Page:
Current projects

Evaluation of the implementation of the UK Antimicrobial Resistance National Action Plan in the context of the COVID-19 pandemic

Antimicrobial resistance (AMR) occurs when microorganisms have evolved and no longer respond to the drugs designed to work against them. The emergence of resistance in bacteria is a natural phenomenon that has accelerated in response to the use of antibiotics in agriculture and medicine and their release into the environment, including through municipal and industrial wastewater. AMR is a global threat: microorganisms with resistance genes can spread through the movement of people, animals, food, soil, air, and water. In addition, some resistance genes can be directly transferred between microorganisms.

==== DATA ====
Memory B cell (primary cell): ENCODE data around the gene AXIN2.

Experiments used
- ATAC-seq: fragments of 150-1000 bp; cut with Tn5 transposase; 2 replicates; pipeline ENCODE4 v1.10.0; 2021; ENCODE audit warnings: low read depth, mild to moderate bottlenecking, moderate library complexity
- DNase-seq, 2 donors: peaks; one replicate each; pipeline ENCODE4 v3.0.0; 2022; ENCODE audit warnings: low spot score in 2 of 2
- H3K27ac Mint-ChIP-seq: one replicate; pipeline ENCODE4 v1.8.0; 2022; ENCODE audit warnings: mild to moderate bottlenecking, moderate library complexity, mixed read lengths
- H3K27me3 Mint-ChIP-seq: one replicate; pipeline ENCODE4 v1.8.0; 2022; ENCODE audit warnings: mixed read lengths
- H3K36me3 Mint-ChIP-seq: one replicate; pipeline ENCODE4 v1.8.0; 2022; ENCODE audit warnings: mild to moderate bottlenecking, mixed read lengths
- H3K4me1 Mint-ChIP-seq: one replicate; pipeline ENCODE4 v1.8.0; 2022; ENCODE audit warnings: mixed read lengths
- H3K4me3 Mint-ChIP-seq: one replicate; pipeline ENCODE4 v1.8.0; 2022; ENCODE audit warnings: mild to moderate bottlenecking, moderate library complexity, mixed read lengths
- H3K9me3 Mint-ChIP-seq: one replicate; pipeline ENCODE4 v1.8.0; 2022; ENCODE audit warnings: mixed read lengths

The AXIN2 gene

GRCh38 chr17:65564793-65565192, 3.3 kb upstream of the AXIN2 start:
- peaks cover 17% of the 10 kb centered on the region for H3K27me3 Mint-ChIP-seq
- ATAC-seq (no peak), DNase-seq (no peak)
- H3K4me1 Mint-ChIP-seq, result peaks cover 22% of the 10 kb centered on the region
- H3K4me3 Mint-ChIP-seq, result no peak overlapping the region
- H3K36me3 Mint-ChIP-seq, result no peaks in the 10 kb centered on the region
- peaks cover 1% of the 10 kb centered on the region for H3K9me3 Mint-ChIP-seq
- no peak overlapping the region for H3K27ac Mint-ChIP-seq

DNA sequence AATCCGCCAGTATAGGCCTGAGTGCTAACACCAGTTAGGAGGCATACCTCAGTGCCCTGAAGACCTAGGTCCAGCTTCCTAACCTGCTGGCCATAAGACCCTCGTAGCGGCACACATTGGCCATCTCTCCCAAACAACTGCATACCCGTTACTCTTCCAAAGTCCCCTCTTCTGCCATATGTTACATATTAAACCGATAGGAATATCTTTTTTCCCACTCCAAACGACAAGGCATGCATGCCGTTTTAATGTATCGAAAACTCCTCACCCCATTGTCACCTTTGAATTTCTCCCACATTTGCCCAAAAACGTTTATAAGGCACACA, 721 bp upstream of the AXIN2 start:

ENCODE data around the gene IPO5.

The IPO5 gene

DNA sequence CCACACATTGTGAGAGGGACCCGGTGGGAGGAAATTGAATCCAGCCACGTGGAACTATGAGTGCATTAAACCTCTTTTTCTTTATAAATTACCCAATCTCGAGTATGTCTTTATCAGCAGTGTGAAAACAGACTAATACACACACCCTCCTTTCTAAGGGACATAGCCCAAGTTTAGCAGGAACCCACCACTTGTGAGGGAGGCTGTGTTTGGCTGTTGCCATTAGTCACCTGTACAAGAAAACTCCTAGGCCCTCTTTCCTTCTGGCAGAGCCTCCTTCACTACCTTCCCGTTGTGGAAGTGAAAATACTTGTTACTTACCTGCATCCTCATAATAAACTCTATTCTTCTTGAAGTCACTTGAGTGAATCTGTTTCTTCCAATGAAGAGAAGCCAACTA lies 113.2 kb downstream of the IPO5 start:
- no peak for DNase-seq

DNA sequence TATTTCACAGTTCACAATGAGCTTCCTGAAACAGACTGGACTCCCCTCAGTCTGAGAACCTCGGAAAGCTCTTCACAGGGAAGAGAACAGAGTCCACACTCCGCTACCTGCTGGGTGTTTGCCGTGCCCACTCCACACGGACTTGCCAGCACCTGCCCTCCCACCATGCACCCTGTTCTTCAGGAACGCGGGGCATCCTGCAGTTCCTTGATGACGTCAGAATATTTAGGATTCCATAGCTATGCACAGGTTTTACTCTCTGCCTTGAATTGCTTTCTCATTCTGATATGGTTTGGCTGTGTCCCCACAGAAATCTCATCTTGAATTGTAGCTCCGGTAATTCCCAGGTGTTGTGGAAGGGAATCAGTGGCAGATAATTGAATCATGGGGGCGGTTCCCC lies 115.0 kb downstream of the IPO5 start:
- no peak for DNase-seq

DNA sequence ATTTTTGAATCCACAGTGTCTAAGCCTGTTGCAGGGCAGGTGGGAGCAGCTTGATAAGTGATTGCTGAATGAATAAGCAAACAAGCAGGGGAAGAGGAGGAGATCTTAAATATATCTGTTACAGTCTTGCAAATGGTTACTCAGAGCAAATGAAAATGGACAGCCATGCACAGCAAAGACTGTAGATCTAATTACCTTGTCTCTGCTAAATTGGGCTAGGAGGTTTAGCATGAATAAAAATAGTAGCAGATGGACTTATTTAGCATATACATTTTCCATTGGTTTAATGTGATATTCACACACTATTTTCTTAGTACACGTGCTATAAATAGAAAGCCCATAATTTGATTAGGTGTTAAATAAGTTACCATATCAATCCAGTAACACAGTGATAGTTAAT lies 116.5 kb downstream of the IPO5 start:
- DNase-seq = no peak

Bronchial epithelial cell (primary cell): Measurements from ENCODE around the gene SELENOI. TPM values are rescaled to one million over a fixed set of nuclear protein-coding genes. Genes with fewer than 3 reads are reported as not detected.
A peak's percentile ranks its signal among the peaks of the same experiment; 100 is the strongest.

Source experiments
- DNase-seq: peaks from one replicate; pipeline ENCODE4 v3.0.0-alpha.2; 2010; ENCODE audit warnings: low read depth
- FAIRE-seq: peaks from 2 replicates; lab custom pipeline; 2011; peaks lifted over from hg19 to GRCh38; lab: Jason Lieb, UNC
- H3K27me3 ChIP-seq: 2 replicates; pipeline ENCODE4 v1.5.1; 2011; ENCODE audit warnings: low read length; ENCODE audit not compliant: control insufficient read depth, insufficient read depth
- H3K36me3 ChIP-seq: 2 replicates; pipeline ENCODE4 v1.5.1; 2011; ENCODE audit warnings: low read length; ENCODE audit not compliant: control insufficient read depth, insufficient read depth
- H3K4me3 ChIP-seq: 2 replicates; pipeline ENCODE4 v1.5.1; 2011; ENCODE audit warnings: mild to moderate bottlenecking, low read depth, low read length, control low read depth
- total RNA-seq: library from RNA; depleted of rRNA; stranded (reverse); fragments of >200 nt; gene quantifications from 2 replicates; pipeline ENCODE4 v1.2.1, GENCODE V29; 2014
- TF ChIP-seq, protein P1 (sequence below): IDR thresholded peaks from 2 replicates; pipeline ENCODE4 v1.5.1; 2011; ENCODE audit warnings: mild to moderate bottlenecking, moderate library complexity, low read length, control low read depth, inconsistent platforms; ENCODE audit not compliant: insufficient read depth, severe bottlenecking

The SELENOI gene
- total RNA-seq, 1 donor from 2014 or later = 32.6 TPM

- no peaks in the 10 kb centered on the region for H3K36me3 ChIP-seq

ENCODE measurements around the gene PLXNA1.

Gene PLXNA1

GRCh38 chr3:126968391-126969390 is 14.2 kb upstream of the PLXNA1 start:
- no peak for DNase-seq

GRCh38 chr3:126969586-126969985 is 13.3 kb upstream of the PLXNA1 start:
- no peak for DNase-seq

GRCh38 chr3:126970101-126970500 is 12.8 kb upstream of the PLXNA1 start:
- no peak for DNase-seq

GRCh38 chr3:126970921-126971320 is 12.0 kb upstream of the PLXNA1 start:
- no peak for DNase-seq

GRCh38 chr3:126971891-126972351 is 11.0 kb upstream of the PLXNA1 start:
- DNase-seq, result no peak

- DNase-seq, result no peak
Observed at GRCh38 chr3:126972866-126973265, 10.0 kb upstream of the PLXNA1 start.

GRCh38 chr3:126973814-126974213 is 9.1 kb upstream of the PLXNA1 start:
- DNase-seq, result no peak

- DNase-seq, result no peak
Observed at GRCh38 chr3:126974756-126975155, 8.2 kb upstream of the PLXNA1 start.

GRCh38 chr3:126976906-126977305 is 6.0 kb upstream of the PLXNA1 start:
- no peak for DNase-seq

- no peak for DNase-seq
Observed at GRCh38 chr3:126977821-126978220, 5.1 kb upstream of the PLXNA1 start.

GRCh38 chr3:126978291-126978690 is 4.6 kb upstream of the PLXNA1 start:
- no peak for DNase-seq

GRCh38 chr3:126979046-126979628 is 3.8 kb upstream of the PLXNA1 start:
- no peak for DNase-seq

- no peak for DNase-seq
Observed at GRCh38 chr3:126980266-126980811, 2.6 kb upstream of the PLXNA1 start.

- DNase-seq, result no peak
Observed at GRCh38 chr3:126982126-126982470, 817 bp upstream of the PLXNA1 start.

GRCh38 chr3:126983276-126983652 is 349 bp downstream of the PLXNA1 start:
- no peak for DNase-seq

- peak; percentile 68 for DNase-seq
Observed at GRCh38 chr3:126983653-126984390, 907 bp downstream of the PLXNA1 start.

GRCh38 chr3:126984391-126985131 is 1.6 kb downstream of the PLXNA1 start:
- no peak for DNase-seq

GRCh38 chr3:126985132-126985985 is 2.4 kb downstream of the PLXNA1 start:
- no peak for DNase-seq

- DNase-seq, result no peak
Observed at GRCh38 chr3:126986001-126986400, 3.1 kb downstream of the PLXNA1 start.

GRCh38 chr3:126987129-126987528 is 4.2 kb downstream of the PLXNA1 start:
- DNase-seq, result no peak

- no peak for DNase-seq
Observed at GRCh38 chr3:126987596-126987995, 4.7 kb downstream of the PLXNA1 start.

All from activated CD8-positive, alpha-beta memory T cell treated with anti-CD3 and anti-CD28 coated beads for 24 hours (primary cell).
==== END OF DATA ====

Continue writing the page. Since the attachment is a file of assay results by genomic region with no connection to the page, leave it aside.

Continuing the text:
After the recent COVID-19 outbreak, effective implementation of AMR policy is now even more important. The relationship between AMR and the response to COVID-19 is complicated, and includes changes within health care settings (e.g. altered prescribing behaviour, and infection prevention and control processes); wider impacts on human health systems (e.g. initiatives to increase vaccination rates for other infections such as seasonal flu, and disruption to health services and drug supply chains); changes in the way people come together, move around their communities and access health services; and the wider impacts of the policy response to COVID-19 (for example, resulting in impacts on income and access to education and childcare, and potential impacts on inequalities).